Sulfuric acid is bubbling up through the salt-encrusted ground. The daytime heat soars over 46 degrees Celsius and the Gara (Fire Wind) is blowing incessantly.
We’re in the Danakil Depression: -116m below sea level and officially, the hottest place on Earth. The Danakil straddles the Northern Ethiopian border with Eritrea, and sits atop the junction of the Arabian, African and Somali tectonic plates – all of which are pulling away from each other to form one of the world’s most volcanically active regions.
Getting here is an ordeal in itself. The area’s remoteness and rugged terrain requires a troupe of LandCruisers and a decent chunk of cash ($400-$600 depending on group size and bargaining ability) for a bare bones bush-camp tour (all that’s on offer). The roads are being built by the Ethiopian military to service the hostile border with Eritrea and are not complete. The workhorse Landcruisers are in their element; the tourist-grade personnel are not. We arrive battered and bruised at our first camp, wondering if anything we see over the next few days could have made it possibly worth it.
Our first night we sleep completely unsheltered, under the stars. Our guides have rented some local Afar beds for us to sleep on, and for the first time in my life I watch the stars on their journeys throughout the night sky. The Fire Wind continues to blow and Christine attempts to block the wind by taking cover in her -7 degrees sleeping bag, only to find her back searing in insulated heat. I chuckle from my silk sleeping bag liner, gambling that the desert heat will not relent. I am wrong and wake frigidly cold.
Our guides have us up early in a race to be back in our air-conditioned oases before the heat returns. Over breakfast, we are notified that unseasonal rains have completely flooded some roads to Dollol. It might be tricky.
Even after seeing others’ pictures, nothing prepares you for the mind blowing spectacle that is Dollol, the lowest point in the Danakil Depression. Sulfuric acid is bubbling up through the ground, creating stalagmite-like formations against a fluroescent yellow, green, and red back drop. It doesn’t even feel like Mars; perhaps somewhere even more inhospitable. It is stunning.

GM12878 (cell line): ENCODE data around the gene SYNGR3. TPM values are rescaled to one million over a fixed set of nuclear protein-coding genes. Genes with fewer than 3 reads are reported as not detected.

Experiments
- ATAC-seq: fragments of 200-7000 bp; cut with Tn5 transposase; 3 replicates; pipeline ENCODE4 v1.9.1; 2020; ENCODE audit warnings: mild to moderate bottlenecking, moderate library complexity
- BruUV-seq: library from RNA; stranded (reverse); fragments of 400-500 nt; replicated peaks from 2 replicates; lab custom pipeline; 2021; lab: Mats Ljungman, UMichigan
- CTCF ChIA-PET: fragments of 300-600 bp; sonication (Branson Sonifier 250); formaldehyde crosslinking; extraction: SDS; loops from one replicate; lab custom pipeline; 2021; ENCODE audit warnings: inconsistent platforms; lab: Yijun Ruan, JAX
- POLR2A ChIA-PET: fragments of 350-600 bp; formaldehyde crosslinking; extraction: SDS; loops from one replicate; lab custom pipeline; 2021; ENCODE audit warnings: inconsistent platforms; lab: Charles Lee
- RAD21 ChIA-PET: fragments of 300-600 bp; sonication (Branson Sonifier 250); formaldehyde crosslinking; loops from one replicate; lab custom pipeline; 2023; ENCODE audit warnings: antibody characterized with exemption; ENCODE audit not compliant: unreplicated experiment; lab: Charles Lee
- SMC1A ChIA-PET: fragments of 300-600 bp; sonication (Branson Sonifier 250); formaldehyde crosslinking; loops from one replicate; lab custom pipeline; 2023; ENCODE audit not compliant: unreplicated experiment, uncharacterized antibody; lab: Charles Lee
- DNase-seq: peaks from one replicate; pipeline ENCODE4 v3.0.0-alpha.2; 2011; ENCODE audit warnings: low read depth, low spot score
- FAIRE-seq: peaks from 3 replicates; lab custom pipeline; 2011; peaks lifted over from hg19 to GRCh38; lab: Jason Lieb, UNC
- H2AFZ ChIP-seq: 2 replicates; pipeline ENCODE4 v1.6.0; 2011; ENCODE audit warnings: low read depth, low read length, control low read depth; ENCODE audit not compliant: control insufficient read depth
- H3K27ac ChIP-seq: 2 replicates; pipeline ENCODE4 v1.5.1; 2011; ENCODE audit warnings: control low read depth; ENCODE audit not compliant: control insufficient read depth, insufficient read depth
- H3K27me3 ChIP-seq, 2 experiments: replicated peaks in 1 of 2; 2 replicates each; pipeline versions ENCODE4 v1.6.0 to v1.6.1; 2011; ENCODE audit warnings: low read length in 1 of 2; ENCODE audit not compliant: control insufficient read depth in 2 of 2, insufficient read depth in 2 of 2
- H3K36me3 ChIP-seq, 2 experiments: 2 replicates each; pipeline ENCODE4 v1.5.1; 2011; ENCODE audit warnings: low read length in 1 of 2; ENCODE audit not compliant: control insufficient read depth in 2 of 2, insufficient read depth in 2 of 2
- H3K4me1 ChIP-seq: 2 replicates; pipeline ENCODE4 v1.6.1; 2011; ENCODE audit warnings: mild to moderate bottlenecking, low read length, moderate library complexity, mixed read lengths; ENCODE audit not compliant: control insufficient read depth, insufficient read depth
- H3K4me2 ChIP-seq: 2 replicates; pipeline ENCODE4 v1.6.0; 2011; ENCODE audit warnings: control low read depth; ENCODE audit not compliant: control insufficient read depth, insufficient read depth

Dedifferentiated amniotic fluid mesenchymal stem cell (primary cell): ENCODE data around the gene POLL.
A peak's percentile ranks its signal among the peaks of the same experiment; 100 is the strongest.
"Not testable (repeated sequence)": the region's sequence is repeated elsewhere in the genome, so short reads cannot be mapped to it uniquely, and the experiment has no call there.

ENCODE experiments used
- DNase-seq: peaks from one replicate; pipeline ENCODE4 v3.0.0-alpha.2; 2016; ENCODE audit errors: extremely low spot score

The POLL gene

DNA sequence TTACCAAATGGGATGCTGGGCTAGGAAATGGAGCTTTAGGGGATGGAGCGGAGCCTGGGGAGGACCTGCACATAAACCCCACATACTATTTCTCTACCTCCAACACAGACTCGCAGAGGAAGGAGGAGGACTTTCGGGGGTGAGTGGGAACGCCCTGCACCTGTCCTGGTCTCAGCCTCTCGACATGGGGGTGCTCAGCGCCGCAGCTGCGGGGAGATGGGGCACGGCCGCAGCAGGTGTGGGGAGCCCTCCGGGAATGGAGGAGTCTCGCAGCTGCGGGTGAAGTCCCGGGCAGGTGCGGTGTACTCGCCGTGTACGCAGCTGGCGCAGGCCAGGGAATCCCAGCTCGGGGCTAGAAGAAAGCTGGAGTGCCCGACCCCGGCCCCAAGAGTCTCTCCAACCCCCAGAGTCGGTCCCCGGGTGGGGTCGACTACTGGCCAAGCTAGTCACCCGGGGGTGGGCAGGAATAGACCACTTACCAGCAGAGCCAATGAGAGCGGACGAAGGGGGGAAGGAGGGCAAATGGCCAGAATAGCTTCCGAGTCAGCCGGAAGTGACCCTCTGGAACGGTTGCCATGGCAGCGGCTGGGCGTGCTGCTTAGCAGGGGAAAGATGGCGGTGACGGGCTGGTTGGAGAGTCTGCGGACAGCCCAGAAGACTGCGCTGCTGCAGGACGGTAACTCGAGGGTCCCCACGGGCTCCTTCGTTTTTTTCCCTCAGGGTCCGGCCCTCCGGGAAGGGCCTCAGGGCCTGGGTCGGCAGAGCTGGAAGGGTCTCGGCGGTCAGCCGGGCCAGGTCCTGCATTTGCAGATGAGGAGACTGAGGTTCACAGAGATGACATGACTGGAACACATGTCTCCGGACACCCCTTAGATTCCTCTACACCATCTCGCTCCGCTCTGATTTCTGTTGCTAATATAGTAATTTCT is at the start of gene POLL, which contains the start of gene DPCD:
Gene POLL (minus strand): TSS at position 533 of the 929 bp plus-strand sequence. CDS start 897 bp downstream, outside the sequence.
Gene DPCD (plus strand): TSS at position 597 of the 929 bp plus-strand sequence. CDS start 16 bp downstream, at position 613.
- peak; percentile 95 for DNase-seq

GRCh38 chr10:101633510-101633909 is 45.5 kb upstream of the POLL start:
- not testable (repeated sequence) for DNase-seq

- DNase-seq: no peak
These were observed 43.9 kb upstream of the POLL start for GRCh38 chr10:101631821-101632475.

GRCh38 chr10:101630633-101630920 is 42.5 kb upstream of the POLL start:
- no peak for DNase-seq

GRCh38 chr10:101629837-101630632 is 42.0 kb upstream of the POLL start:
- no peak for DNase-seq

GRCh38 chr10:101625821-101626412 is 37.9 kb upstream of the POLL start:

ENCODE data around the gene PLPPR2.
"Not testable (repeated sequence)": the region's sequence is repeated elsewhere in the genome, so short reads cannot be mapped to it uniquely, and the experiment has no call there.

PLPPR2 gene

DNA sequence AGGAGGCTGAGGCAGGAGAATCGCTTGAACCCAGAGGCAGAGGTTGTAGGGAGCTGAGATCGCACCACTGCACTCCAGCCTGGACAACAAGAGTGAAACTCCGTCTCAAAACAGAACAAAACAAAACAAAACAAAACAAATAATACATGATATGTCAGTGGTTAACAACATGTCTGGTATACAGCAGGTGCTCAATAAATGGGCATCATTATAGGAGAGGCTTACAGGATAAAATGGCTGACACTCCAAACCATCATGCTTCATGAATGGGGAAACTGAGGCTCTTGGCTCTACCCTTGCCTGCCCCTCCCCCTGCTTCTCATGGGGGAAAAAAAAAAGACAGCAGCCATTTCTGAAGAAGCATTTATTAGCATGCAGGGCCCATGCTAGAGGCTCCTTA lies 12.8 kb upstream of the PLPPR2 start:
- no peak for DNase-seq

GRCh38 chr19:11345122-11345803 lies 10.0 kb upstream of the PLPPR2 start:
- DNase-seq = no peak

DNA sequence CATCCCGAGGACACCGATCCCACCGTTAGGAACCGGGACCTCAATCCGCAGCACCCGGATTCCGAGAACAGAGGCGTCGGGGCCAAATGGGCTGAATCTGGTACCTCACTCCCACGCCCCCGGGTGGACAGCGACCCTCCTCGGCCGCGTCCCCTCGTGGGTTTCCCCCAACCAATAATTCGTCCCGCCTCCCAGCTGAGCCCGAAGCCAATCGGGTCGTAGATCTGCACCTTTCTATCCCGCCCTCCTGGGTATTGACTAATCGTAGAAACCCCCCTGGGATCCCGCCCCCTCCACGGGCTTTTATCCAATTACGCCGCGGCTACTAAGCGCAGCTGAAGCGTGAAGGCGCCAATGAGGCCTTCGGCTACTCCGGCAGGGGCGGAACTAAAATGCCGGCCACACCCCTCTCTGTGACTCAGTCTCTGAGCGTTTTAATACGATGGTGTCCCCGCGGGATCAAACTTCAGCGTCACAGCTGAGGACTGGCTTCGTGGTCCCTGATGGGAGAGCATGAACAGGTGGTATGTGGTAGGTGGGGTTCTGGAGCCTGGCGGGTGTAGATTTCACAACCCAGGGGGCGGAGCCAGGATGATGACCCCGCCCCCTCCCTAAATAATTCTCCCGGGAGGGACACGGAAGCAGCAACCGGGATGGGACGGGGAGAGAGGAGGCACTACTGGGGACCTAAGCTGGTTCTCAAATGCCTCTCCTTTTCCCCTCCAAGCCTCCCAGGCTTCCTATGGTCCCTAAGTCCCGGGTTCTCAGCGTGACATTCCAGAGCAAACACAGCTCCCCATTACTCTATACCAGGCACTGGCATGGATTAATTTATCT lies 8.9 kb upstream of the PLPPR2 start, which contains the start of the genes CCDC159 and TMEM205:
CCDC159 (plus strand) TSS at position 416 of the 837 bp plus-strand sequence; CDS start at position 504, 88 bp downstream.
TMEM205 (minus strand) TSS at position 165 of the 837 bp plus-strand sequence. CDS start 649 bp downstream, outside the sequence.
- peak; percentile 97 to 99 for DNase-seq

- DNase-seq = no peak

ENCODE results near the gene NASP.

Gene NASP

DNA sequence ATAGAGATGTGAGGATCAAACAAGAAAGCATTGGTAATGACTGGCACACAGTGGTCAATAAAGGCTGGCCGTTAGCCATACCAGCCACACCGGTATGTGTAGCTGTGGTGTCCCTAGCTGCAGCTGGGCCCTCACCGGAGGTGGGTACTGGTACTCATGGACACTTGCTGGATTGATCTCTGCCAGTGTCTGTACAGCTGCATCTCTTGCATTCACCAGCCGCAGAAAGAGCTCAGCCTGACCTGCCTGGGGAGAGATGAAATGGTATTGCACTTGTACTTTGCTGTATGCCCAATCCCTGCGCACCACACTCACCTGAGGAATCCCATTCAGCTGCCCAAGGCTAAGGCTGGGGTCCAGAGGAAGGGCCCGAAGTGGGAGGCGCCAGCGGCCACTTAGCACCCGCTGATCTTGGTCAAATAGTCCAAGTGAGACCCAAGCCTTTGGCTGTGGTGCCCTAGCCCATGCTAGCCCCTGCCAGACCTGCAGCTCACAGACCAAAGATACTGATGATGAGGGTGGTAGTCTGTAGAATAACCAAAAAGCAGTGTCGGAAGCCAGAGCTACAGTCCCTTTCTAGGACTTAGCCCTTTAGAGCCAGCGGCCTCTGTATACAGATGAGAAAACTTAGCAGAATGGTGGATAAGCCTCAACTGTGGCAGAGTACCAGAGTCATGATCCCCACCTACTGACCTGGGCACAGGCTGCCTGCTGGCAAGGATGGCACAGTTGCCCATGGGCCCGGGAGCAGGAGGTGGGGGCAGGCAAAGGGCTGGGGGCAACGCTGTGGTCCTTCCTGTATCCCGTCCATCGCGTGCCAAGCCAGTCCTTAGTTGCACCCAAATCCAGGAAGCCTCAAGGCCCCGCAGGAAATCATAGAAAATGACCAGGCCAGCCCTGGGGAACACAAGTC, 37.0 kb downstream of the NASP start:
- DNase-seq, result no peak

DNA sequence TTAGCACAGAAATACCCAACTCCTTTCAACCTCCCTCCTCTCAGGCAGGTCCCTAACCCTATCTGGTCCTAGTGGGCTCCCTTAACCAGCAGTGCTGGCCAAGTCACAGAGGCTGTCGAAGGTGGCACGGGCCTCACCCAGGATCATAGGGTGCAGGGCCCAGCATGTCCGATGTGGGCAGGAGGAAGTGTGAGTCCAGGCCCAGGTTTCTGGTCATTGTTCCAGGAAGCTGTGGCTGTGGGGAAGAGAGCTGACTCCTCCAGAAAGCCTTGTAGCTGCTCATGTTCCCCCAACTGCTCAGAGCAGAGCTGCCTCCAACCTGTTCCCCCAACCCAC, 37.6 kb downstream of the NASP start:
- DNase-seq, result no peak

At Dollol our guides reveal that mud conditions have made the road to Erta Ale completely impassable. They decide to take a diverted road to the (relatively) nascent volcano back through Mekele. We follow the same painful road home and I remind myself time and time again how happy we are to have left the PPE at home for this adventure.
The roads on the alternate route to Erta Ale from Mekele are more of the same brain shattering bumps that we have had over the last two days. What awaits is a midnight ascent to one of the world’s five active lava lakes – lying in Erta Ale’s crater. A relatively young volcano (having formed within the last 10,000 years), Erta Ale has been constantly active since records started in the 1960s.
As the hours tick slowly by and we begin nearing our destination, the affects of the recent rains start to become evident as soft sands slowly turn into mud.
In rapidly fading light, vehicles in the group get caught by the mud one after another. We begin to wonder if we will make it to the volcano after all.
At 7pm we are through the mud – and on to the toughest section of ‘road’ yet. The Landcruisers are hurtling over volcanic boulders as we hold on for dear life. At 7:15pm I glance up at the car’s clock praying for the end. At least another hour to go.
After an 11 hour driving day, we reach base camp at Erta Ale and are prepared a quick dinner by the tour chef. At 10pm we begin our ascent.
It feels fantastic to be finally out hiking in the open. Despite the late start time it is still extremely hot. Our guide follows a supposed ‘path’ in the moonlight and us faranjis struggle along with headlamps and hiking poles up the rocky volcanic path.